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Paperback The Witch of Blackbird Pond: A Newbery Award Winner Book

ISBN: 0547550294

ISBN13: 9780547550299

The Witch of Blackbird Pond: A Newbery Award Winner

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Format: Paperback

Condition: Very Good

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Book Overview

In this Newbery Medal-winning novel, a girl faces prejudice and accusations of witchcraft in seventeenth-century Connecticut. A classic of historical fiction that continues to resonate across the generations.

Sixteen-year-old Kit Tyler is marked by suspicion and disapproval from the moment she arrives on the unfamiliar shores of colonial Connecticut in 1687. Alone and desperate, she has been forced to leave her beloved home...

Customer Reviews

5 ratings

A Beautiful Story

I’m re-reading some of my childhood favorites, and this delighted me in so many ways. It’s been long enough that I’ve forgotten much of the story, and as an adult I have so much appreciation for Kit’s bravery, kindness, and gradual realization of her identity and what gives her joy. I loved the descriptions of Hannah’s cottage and the peaceful meadows. I almost cried at a few parts of the book. I can’t wait for my children to be old enough to read it.

Great story - I did not expect the pages of my ‘Good’ book to be falling out upon arrival.

However - this is a wonderful story and I would highly recommend it to anyone -

Great book condition!

Expected a used book for the price but it's like NEW. Thank you!

Great Book, What else Can I Say

The Witch of Blackbird Pond may be a work of fiction, but there are many parables with modern life. It's about a white girl, from the sunny West Indies, who moves to the cold, unwelcoming colonies in New England. Her uncle, a Puritan, reluctantly takes her in. Though they treat her as good as as their own children, they're clearly not happy to have her. For starters, the Puritans are serious people, and she's used to play and leisure. The Puritans are austere and Spartan, while she's used to flamboyant luxury. The family's life is preoccupied with hunting, farming, cooking, and cleaning; the kind of stuff one has to do in order to eat. She, however, comes from a wealthy family and has never even cooked for herself. But she learns. The family are Puritans after all, and it's their duty to teach her self-sufficiency. Soon she settles into the routine, cooking meals, cleaning, and teaching young children to read. But Puritan life comes with a problem. The people believe in the existence of witches, and anybody who appears unusual is a suspect. Hannah, a kindly old woman who lives alone, was once a suspected witch. She has a scar on her face as a reminder of how she suffered under the Puritans' paranoia. Worse, she's a Quaker, and the Quakers are despised by the Puritans. Faced with an inquisition-like investigation, she faces the harshness of the Colonial laws of the time. Judge's decisions are not based on codified laws, but on the religious and social mores and norms. Every single good thing she's done since arriving is suspected as an act of witchcraft and subversion. But there is hope. As with today's legal system, success depends on getting the right advocate! Will the townspeople stand up for her and denounce the witch hunts, or will she be tortured by religious hysteria?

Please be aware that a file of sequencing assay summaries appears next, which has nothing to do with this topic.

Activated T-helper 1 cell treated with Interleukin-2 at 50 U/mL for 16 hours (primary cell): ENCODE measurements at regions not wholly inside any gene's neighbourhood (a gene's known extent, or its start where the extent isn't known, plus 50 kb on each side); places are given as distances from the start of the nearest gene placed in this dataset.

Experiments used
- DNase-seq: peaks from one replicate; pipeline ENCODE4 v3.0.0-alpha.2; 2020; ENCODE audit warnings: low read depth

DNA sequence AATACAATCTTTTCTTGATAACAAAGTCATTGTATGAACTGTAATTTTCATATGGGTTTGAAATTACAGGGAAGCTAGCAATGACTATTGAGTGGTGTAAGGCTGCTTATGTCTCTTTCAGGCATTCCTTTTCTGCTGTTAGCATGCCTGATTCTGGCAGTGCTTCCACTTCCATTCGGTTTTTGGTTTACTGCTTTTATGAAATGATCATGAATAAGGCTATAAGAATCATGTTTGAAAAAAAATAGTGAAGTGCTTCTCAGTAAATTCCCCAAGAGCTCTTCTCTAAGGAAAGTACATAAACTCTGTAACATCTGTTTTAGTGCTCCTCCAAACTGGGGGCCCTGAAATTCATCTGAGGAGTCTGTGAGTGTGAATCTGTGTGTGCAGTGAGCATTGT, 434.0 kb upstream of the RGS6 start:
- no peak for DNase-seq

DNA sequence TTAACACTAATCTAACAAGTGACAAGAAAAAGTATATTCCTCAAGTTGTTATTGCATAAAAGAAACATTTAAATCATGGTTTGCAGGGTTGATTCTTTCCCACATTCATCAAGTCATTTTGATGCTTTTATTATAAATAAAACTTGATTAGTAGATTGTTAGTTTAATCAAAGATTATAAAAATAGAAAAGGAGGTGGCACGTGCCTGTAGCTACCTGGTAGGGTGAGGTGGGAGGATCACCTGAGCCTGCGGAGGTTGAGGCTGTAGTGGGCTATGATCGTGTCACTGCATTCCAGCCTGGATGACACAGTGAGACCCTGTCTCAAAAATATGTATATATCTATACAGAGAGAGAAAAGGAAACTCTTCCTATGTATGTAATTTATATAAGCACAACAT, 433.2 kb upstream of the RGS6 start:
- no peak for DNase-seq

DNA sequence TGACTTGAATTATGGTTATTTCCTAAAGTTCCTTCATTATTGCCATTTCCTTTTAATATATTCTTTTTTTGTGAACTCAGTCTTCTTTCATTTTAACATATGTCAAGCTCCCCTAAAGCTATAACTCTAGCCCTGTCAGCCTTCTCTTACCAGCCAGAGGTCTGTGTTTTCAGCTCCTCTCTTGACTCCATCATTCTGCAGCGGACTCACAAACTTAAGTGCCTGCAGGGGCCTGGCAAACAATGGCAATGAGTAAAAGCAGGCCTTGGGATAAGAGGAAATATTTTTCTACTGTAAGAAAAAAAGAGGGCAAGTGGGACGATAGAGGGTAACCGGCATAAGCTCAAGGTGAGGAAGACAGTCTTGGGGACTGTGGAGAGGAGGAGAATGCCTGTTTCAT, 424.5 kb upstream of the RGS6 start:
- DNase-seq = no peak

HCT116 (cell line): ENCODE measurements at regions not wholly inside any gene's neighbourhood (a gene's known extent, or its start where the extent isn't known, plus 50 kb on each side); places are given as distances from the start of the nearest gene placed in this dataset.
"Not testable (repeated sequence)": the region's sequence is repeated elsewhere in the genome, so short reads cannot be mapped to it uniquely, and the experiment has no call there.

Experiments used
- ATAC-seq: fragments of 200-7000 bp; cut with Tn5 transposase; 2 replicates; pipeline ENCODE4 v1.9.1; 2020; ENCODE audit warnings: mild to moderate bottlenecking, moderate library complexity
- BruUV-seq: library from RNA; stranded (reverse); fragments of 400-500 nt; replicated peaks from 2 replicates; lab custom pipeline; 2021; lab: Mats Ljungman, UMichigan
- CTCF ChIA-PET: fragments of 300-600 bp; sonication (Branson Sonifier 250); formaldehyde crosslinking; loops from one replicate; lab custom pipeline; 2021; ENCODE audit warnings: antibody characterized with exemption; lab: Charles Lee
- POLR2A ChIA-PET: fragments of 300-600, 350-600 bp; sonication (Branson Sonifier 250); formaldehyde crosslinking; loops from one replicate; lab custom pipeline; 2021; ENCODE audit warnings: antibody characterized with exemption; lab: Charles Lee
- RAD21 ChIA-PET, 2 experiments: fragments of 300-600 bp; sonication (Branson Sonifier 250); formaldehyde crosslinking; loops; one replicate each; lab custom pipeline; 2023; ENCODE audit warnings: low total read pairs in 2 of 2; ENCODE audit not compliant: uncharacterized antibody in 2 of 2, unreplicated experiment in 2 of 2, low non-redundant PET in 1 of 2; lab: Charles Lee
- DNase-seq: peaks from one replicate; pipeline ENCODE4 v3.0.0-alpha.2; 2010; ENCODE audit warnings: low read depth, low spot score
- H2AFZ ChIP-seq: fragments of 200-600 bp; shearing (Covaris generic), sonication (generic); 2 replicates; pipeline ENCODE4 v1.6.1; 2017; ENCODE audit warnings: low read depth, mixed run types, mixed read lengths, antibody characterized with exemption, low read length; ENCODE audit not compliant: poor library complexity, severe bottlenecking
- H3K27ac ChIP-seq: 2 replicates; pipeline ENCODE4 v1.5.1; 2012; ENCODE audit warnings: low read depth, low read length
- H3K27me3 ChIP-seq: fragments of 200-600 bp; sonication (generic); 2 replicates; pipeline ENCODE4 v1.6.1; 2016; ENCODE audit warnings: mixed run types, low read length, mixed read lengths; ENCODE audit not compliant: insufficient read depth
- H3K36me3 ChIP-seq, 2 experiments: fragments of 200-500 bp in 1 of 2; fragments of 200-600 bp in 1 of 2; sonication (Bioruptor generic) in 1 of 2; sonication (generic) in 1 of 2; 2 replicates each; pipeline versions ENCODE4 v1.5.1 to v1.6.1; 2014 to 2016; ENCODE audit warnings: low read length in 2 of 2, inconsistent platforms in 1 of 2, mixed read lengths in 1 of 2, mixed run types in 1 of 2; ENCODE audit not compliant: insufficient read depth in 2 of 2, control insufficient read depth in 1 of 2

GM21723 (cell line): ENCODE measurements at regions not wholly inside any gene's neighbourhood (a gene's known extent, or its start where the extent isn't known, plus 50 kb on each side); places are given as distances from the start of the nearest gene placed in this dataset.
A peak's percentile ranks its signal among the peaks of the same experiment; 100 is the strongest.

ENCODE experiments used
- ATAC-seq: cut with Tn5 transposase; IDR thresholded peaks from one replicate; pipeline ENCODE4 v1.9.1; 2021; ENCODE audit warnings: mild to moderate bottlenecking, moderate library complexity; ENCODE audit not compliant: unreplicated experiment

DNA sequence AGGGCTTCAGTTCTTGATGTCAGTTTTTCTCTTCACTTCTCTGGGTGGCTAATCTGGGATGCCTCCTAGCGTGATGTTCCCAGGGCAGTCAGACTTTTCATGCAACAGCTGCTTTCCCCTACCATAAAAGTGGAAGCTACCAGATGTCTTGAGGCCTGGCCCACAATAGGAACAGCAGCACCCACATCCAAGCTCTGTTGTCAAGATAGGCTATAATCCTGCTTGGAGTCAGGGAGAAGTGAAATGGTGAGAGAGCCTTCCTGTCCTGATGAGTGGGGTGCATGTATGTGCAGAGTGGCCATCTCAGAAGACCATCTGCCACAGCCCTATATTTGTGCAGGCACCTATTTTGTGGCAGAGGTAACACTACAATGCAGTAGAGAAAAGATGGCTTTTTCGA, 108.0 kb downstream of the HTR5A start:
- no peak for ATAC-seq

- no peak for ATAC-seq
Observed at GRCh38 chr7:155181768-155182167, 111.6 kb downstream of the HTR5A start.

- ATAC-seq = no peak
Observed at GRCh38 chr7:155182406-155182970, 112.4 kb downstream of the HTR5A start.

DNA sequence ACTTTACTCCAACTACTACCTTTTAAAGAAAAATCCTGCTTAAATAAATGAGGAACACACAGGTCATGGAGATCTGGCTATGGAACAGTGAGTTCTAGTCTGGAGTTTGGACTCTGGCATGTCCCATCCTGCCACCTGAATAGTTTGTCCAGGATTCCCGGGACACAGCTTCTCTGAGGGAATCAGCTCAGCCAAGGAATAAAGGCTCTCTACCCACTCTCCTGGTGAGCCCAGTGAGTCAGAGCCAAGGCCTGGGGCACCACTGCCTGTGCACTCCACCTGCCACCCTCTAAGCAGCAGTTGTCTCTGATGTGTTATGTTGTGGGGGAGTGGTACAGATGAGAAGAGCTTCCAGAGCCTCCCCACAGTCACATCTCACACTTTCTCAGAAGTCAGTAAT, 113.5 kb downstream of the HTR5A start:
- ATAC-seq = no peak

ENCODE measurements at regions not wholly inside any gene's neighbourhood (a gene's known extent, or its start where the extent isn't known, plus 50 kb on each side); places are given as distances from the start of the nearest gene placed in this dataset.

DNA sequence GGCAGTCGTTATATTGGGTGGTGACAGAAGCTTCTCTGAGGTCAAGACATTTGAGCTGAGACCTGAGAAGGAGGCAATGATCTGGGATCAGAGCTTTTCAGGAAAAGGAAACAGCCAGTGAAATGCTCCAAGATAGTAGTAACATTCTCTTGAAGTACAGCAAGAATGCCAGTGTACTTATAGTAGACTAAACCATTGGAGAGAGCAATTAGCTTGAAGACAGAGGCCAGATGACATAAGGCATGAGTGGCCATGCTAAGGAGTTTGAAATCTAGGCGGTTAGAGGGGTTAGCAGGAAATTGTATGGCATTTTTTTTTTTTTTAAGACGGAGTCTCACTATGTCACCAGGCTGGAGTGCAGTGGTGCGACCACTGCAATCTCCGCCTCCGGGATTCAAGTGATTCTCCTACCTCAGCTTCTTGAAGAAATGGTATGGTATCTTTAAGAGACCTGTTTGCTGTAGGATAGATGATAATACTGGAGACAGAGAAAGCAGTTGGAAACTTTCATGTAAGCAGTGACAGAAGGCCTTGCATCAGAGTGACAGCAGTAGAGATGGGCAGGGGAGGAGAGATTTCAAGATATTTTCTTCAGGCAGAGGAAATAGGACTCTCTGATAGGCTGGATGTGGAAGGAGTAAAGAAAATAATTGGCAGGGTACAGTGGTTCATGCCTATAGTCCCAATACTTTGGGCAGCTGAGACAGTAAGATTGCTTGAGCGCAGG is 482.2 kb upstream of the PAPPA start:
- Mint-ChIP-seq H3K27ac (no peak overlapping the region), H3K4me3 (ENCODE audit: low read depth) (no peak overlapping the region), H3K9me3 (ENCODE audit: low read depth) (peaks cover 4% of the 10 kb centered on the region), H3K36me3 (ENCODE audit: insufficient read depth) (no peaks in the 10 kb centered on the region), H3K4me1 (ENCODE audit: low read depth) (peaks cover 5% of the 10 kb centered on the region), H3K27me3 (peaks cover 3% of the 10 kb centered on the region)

A good read for child and adult

I have noticed in recent years that there is a spurt of fiction about witches and ghosts, all written with a tongue in cheek silliness. They are the decendents of Roald Dahl and even as much as I am glad they are out there, I sometime wonder why there aren't more decendents of Frances Hodgson Burnett. Where are the sweetly serious books? This is one such decendant and more should be out there. The Witch of Blackbird Pond is an absolutely wonderful novel of historical fiction that throws early America into stark light. I read this book over and over when I was a child and though I have not read it in 15 or more years, I can still remeber the twists and turns of the plot. History is rekindled through Kit (I can still remember her name), a young emigrant just come to America to start a new life far from her natice Barbados. You see the grey winters, the hard working people whose religion shapes their daily lives, and the fear. Speare brings a small part of reality to life. And that is what is truly missing from so many modern children books. I truly recommend this book to all kids who have a thirst for the past.
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